Click here if you’re unable to view the photo gallery on your mobile device.Dereck Rodriguez took the mound Sunday at Oracle Park with the third-best walk rate in the National League — his 1.61 sits behind Max Scherzer and Madison Bumgarner.But Rodriguez struggled to find the strike zone out of the gate against the Yankees, who worked him for four walks and four earned runs in his three-inning outing. Those four walks tie for the most Rodriguez has allowed in his short career.It was enough …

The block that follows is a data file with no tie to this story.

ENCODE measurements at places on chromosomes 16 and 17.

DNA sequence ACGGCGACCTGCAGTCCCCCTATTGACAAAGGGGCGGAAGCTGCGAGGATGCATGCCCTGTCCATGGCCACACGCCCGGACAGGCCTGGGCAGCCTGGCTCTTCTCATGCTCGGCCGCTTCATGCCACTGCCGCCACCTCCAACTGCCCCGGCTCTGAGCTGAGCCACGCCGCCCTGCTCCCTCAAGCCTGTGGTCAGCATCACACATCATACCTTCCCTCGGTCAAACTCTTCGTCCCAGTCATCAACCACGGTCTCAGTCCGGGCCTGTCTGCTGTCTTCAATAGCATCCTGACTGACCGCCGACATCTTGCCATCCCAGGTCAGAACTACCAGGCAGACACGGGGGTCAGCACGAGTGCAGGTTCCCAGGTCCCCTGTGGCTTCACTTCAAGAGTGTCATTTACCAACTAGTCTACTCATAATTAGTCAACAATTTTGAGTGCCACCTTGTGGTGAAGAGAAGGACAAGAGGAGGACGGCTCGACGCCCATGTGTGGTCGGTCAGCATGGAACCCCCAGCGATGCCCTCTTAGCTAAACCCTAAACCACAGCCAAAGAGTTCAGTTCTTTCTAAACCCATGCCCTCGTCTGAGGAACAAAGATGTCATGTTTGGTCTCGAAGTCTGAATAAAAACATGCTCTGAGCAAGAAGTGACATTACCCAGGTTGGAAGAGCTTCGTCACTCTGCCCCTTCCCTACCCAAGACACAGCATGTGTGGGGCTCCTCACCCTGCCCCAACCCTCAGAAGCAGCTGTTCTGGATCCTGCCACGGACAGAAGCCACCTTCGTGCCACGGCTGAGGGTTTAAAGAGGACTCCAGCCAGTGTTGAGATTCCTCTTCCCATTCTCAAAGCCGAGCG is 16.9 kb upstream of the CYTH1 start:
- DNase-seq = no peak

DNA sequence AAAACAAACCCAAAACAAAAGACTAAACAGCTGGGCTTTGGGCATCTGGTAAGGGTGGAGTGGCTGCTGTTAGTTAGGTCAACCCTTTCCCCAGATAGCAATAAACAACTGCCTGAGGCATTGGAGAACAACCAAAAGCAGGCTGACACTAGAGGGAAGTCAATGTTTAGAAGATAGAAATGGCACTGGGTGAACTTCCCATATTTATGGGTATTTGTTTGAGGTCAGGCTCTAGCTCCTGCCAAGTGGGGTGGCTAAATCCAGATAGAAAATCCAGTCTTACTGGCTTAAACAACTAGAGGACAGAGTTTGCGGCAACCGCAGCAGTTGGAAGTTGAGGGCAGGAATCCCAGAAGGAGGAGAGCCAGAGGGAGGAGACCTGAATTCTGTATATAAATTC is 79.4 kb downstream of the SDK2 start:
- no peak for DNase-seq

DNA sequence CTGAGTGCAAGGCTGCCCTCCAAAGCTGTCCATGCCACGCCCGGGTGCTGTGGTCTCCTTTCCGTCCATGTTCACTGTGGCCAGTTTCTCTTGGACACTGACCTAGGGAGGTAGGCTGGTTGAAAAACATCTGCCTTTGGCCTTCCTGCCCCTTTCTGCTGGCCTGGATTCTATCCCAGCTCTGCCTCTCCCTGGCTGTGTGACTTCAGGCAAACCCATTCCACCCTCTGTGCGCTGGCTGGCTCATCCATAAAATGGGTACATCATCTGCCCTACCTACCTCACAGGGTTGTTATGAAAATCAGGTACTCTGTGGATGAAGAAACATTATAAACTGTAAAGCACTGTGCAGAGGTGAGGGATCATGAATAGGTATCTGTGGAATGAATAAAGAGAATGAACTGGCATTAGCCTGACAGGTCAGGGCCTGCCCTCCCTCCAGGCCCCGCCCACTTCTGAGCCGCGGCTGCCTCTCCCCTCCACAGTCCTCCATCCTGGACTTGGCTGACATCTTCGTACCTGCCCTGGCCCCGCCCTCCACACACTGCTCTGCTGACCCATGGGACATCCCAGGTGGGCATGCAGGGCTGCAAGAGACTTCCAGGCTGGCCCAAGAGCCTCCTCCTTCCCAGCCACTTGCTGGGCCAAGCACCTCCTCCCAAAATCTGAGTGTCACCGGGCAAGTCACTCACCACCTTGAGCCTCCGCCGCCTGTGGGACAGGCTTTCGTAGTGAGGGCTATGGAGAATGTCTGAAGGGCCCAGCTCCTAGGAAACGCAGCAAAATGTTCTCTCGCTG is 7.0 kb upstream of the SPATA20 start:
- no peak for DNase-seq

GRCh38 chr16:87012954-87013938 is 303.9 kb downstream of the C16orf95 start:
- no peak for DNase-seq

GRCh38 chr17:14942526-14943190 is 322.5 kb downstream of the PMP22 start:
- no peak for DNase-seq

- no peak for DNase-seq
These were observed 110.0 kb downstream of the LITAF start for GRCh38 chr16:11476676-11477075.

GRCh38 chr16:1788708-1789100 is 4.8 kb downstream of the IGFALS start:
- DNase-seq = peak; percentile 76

A tranquil scene in the Company Gardens, situated in the heart of Cape Town next to the parliament precinct. (Image: City of Cape Town) The Green Point stadium in July 2009, with Table Mountain in the background. (Image: City of Cape Town) A selection of the icons that will soon become familiar to everyone using the Cape Town green map. (Image: Green Map System) Janine ErasmusGreen-minded Capetonians and visitors can now rest assured that their living, working and playing impact on the environment will be minimal, thanks to the Cape Town green map.The map is a 2010 Fifa World Cup legacy project initiated by the City of Cape Town as part of its Green Goal 2010 action plan. Green Goal 2010 aims to make the upcoming World Cup as gentle on the environment as possible.The green map joins other projects in one of nine Green Goal target areas, this one set to specifically promote environmental awareness, sustainable lifestyles and environmentally efficient building practices.Projects include an anti-littering and waste recycling campaign, a campaign to encourage drinking of tap water rather than bottled water (as the quality of local tap water is more than sufficient), and green buying for events related to 2010.Plans are underway to include the green map in the 2010 visitors’ and event guides, thereby promoting responsible tourism.And as a 2010 legacy project, the map will endure as a valuable resource for residents, visitors and the commercial sector.Leading the wayLaunched on World Environment Day in June 2009, the green map is currently only available online, but a print version is expected before the end of 2009.Cape Town is one of the few cities on the globe to lie within a national park and according to city management, is therefore perfectly positioned to lead the way on the continent with a green map. Not only is the initiative the first in Africa, but it is also the first to map the city from a green perspective.As one of the world’s most sought-after destinations, Cape Town is bracing itself for a surge of football- and nature-mad tourists over the months of June and July 2010, and beyond. Cape Town is a 2010 host city, and now boasts a state-of-the-art, newly renovated venue – the spectacular Green Point stadium that is scheduled for completion in December 2009.The region is also home to the Cape floral kingdom, the smallest of the world’s six floral kingdoms, but by far the richest. At least 70%, or about 6 200, of the 9 000-plus plant species of the Cape Floral Kingdom are found nowhere else on Earth. There are six endemic species of birds, four of mammals, 22 of reptiles, 16 of amphibians, and 14 of freshwater fish.This unique environment and wealth of biodiversity is one of the city’s greatest assets. The development of the green map aims to help protect that environment by guiding visitors and residents in ways of sustainable living.It also points out the greenest spots in Cape Town and offers an ever-growing directory of green products and services. These include green spaces, alternative energy sites, green accommodation, green markets and eateries, green events, recycling sites and drop-off points, and much more.Global communityCape Town is now part of a worldwide network of 566 similar maps in 55 countries in the Green Map community.One of the project’s outstanding features is that it is powered by the open source Green Map system, which combines a globally accepted set of standard icons with Google’s advanced mapping technology. Users are encouraged to submit their favourite sites for inclusion.The green map’s icon set is divided into three categories – culture and society, sustainable living, and nature. These cover everything from eco-clubs to sources of organic local food to community gardens, bicycle paths, fairtrade companies, green map availability points (for the printed version), amphibian habitats and scenic viewpoints.Do you have queries or comments about this article? Contact Janine Erasmus at firstname.lastname@example.org.Related articlesCape Town “best city on the world”Cape Town: a sustainable cityCape Town makes elite listUseful linksCape Town green mapGlobal green map systemGreen Goal – City of Cape TownBiodiversity hotspots